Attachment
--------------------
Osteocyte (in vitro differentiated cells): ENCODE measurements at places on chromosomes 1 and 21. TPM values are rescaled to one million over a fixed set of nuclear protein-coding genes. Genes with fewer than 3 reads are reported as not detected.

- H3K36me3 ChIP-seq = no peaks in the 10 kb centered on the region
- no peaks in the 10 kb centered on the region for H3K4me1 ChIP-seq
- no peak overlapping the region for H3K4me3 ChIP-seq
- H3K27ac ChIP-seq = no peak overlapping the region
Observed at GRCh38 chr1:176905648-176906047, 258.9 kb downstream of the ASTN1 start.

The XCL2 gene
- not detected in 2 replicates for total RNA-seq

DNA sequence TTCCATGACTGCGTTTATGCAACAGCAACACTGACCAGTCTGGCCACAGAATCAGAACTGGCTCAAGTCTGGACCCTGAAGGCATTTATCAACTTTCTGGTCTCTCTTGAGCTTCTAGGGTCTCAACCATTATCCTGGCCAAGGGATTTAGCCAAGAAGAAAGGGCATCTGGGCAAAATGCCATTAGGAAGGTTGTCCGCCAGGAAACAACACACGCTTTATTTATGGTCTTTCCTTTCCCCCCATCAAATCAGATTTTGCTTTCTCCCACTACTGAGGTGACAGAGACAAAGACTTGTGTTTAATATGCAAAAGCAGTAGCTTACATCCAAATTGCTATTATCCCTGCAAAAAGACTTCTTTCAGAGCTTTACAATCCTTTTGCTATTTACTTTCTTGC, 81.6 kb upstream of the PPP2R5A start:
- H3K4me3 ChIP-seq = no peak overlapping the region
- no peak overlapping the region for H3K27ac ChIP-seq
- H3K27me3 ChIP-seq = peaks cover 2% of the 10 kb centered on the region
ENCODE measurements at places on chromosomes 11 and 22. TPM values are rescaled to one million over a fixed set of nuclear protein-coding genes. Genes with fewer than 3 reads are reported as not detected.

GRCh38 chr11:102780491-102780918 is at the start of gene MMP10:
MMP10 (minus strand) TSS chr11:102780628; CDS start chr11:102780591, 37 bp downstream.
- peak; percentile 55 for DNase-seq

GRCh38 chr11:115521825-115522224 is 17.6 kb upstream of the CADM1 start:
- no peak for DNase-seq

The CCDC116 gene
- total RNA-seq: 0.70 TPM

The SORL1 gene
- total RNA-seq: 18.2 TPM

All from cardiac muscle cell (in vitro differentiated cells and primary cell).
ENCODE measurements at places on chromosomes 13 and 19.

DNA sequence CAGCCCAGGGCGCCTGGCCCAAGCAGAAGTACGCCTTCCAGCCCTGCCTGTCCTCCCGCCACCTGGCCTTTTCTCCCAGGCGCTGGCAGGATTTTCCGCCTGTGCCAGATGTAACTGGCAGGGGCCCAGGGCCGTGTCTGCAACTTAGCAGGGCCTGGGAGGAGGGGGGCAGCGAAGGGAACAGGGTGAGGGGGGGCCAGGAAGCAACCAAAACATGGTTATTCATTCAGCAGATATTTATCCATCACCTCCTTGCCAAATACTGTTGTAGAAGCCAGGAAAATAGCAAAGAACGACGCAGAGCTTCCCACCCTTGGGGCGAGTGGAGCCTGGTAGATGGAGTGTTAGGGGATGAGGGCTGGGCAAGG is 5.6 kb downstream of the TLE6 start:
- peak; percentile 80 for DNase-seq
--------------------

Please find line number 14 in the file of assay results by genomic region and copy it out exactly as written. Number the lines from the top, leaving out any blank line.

GRCh38 chr11:102780491-102780918 is at the start of gene MMP10: